Focus Returns to Grandy Village for American Wetlands Month
One of the Mid-Atlantic’s most significant wetlands restoration efforts is taking place at NRHA’s very own Grandy Village. An event was held on May 21 along the Elizabeth Riverfront to showcase the project in observance of American Wetlands Month. Hampton Roads Transit (HRT) is in the process of constructing Virginia’s first light rail project, The Tide, which will impact 1.57 acres of wetlands. To offset that impact, HRT is restoring 1.7 acres of wetlands at the Grandy Village location, which is providing mitigation in the same watershed where the wetlands are being impacted. The removal of debris, trees, and overgrown vegetation provides residents at Grandy Village with a view of, and greater access to, the Elizabeth River. Eventually, a waterfront path will lead to a new community center,
Students from Chesterfield Academy participated in the day’s events, which included educational exhibits and a ladybug release by the river.
expected to open in 2010, that will focus on environmental education. The event held on a beautiful and warm May day, opened at 10 a.m. with site tours of the restoration project already underway and exhibitors, which included the Chesapeake Bay Foundation, Elizabeth River Project, Nauticus, The Hermitage Museum, the City of Norfolk, URS, HRT and NRHA. Seventy second grade students, four teachers, and the principal of neighboring Chesterfield Academy were taken on a “slog” to the water’s edge where they learned about the benefits of wetlands to the environment and released ladybugs, a method of biocontrol. Event footage was shown on local news channel WAVY News 10 that evening. The wetlands restoration project was featured in an article in the May 12 edition of The Virginian-Pilot.
Top Ways to Get Kids to Read
A number of studies have shown a correlation between academic success and reading during childhood. Getting kids to read for fun will set them on a course for achievement, but it can be difficult to get them hooked on the activity. Here are a few tips from Dr. Michele Borba, a parenting expert, educational psychologist, Today show contributor: 1. Get a good resource. Both parents and kids say the big part of the problem is trouble finding enjoyable books. 2. Think outside the book. The trick is matching your child's reading level and interests to the material. So ease your kid in. Think cereal boxes, cartoons, the sports page, baseball cards, the Internet, magazines. Getting your kid to feel comfortable with reading is what matters. 3. Carve out reading time. Kids say the biggest reason they don't read for fun is there isn't enough time. So find just a few minutes a day. Eliminating one TV show or item from your kid's crammed schedule frees up 30 minutes a week. Putting books in kids' backpacks, bathrooms, cars or kitchen are handy for lulls. Setting aside 10 minutes at the same time creates a nightly routine for everyone to read. But if you don't designate that time it will get lost in the shuffle. 4. Create a reading-rich home. The more books you have in your home, the greater the chance your kid will become a reader (as well as obtain higher math, science, civics and history scores). So dig out that library card. Attend book fairs at your child's school. Make reading material constantly available. 5. Start a book club. Tweens admit they worry popular kids won't like them if they read, so help them buck that peer pressure by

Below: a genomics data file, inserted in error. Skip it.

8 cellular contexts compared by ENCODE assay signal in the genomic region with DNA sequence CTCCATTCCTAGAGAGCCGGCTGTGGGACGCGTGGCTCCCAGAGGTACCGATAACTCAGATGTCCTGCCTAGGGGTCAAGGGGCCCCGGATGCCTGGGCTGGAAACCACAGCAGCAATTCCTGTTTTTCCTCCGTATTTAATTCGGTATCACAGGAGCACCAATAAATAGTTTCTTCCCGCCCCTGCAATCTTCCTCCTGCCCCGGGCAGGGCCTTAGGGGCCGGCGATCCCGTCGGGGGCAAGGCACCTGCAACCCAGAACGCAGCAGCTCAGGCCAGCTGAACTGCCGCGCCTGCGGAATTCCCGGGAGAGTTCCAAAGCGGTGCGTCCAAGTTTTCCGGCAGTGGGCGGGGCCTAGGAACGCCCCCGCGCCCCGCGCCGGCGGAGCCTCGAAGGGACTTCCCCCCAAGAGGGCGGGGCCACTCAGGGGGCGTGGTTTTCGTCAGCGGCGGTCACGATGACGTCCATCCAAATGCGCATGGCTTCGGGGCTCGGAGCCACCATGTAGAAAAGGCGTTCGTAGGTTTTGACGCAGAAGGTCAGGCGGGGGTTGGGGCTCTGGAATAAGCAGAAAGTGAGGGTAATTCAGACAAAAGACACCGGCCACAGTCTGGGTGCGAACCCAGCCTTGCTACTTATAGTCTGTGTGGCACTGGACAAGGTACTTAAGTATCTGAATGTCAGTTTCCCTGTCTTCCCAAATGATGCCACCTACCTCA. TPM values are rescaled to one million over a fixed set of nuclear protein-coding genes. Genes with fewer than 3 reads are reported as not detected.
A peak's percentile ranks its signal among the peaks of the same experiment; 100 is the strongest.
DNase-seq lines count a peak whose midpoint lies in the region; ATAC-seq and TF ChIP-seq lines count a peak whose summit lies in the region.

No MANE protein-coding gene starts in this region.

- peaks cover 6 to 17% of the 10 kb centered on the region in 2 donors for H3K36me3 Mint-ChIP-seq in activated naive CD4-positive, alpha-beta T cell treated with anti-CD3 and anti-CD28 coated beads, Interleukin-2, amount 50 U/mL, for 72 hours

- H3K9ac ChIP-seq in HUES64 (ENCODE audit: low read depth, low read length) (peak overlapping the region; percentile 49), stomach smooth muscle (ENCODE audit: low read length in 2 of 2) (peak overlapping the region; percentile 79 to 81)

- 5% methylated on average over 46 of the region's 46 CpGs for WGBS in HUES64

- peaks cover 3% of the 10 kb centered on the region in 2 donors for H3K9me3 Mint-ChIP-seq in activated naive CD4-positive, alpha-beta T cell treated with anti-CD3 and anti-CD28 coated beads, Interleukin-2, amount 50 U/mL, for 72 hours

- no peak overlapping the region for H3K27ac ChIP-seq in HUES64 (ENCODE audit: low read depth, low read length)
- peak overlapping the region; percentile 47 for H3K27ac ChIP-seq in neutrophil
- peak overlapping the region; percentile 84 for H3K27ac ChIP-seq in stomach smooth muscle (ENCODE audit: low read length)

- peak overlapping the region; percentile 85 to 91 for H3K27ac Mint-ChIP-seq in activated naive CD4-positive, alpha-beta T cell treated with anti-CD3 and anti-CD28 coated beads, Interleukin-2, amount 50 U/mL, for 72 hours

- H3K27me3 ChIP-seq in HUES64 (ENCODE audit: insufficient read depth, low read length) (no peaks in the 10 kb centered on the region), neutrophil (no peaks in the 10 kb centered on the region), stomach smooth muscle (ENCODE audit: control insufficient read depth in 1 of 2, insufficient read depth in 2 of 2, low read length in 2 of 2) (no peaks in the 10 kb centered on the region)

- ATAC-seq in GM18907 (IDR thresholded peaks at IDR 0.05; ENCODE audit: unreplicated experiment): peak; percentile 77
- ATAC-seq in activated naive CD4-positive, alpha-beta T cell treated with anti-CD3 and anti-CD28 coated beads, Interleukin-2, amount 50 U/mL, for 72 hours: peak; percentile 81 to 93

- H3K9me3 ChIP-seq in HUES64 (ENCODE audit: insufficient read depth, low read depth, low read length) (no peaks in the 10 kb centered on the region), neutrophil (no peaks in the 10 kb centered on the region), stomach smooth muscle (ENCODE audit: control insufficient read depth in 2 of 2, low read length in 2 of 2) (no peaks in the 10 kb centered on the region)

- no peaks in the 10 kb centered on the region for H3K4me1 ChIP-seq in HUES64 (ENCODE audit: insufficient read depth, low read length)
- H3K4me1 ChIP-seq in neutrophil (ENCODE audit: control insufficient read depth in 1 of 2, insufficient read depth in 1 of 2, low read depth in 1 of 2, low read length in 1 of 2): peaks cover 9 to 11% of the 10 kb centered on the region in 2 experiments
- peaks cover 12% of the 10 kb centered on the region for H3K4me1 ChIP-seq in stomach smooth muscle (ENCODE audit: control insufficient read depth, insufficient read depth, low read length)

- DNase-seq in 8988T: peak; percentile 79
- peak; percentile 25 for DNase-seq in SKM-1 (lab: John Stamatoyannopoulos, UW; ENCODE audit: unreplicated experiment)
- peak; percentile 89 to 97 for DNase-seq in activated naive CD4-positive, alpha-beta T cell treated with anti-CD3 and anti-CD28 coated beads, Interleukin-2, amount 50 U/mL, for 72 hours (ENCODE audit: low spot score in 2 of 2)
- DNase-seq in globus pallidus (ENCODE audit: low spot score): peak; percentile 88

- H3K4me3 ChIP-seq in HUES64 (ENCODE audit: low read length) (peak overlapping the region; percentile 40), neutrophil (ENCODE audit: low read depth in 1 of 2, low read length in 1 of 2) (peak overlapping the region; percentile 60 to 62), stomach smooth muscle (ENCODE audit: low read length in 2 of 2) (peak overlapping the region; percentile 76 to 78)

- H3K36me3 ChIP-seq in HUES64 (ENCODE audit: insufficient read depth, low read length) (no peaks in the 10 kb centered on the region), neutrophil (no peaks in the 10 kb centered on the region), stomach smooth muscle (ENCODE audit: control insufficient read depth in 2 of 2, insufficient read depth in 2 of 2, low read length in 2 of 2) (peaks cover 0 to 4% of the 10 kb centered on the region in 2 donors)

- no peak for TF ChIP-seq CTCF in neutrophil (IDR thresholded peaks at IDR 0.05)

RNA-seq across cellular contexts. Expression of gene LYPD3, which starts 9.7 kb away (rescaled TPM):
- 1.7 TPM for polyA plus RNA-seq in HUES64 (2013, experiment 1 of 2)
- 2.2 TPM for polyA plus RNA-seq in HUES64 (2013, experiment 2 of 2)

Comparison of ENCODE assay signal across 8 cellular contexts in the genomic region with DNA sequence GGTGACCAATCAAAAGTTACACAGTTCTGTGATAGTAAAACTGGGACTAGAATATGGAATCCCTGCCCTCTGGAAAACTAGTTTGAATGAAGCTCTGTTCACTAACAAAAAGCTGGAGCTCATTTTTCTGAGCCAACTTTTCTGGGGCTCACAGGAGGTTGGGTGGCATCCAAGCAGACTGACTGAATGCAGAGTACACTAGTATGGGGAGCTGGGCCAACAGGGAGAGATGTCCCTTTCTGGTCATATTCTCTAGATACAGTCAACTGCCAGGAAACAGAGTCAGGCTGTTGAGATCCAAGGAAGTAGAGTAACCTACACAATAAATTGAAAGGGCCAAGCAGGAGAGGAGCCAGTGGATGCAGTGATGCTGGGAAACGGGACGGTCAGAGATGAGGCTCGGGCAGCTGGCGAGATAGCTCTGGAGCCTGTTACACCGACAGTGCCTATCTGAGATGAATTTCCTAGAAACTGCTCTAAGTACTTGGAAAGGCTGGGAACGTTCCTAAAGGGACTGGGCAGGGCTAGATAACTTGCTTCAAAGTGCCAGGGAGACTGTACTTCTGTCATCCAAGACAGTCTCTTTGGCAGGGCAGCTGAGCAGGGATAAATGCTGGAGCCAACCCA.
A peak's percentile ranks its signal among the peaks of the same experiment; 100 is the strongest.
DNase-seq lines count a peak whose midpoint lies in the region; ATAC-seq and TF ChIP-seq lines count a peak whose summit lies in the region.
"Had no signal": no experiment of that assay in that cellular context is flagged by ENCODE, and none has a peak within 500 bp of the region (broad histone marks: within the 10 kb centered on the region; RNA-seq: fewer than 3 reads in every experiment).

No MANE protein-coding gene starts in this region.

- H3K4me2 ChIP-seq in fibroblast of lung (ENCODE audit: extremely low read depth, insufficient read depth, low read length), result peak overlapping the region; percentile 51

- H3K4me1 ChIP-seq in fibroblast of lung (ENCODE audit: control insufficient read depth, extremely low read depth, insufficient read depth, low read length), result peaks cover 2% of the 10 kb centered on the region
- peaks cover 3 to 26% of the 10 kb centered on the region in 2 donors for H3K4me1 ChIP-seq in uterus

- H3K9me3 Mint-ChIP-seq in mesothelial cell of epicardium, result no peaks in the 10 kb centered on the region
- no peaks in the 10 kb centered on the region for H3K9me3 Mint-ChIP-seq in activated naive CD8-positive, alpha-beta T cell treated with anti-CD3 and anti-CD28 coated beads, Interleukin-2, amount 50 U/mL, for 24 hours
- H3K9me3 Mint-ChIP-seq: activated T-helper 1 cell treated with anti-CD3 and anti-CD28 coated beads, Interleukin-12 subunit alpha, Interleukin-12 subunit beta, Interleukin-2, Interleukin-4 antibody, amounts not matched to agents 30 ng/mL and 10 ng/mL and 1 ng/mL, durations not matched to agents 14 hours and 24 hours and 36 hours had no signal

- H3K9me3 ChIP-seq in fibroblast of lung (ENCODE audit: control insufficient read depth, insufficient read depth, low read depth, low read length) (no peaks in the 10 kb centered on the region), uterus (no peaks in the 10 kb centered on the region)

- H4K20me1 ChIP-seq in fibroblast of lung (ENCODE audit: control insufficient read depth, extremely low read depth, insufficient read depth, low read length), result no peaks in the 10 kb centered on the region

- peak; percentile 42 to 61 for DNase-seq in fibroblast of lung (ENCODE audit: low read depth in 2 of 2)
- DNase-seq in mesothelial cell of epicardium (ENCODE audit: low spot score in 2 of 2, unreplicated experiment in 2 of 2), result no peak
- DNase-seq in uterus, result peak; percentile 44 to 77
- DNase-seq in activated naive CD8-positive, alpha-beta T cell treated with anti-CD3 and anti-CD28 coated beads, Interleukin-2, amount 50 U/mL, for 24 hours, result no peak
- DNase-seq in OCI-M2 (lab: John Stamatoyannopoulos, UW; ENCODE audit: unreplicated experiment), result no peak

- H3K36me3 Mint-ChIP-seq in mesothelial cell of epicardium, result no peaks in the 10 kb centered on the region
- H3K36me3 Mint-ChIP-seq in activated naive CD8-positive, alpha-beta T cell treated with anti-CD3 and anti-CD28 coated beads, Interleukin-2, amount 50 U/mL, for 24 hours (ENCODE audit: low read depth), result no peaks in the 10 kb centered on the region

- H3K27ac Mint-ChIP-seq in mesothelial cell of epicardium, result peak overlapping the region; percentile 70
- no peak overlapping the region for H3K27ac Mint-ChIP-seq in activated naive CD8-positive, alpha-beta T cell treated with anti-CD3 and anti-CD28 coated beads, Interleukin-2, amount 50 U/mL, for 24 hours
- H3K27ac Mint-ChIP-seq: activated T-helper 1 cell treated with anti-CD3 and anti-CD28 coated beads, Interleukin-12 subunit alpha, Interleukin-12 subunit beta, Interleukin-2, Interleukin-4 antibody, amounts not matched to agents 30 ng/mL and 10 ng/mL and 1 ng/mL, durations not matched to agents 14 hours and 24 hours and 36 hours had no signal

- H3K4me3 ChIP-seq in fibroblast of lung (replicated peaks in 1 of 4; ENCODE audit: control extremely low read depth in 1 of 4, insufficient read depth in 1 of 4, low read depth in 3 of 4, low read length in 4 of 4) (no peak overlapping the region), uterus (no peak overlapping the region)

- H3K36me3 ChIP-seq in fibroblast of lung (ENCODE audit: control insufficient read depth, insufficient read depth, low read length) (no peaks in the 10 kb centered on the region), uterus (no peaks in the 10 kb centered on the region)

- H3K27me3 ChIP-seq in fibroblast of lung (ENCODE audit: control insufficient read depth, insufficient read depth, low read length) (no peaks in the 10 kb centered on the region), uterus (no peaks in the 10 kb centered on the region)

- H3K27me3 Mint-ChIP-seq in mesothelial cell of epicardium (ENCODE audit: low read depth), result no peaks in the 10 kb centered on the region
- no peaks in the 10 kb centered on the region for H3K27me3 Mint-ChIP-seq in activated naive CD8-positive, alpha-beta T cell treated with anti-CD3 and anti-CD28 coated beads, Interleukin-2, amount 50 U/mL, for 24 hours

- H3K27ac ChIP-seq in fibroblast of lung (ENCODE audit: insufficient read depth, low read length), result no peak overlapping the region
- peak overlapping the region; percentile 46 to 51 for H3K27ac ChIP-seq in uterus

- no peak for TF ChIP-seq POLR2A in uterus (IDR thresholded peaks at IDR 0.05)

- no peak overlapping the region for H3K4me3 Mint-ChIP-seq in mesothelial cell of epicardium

joining moms of your child's friends and read together. 6. Become movie critics. Read a book then watch the movie based on it. Kids love to be movie critics and debate if the book or movie was better. 7. Don't stop reading out loud. Kids stop reading for fun around age 8, which is also the age most parents stop reading to their kids. Well don't stop! Start a book night (your kids get to choose) and read out loud-or take turns reading paragraphs. But keep reading out loud. 8. Check that required reading list. Dig through the bottom of your teen's backpack for that required school reading list. Then get two copies of each requirement: one for you and the other for your kid. You can each read alone, but do discuss Charlotte's Web, To Kill a Mockingbird or The Diary of a Young Girl together. 9. Be a role model. Studies prove that kids who see their parents read are more likely to read themselves. Let your kids know you value reading and let them see you read and read often. Read from Oprah's book list, join a book club, carry a book with you at all times or get your friends, neighbors or town reading.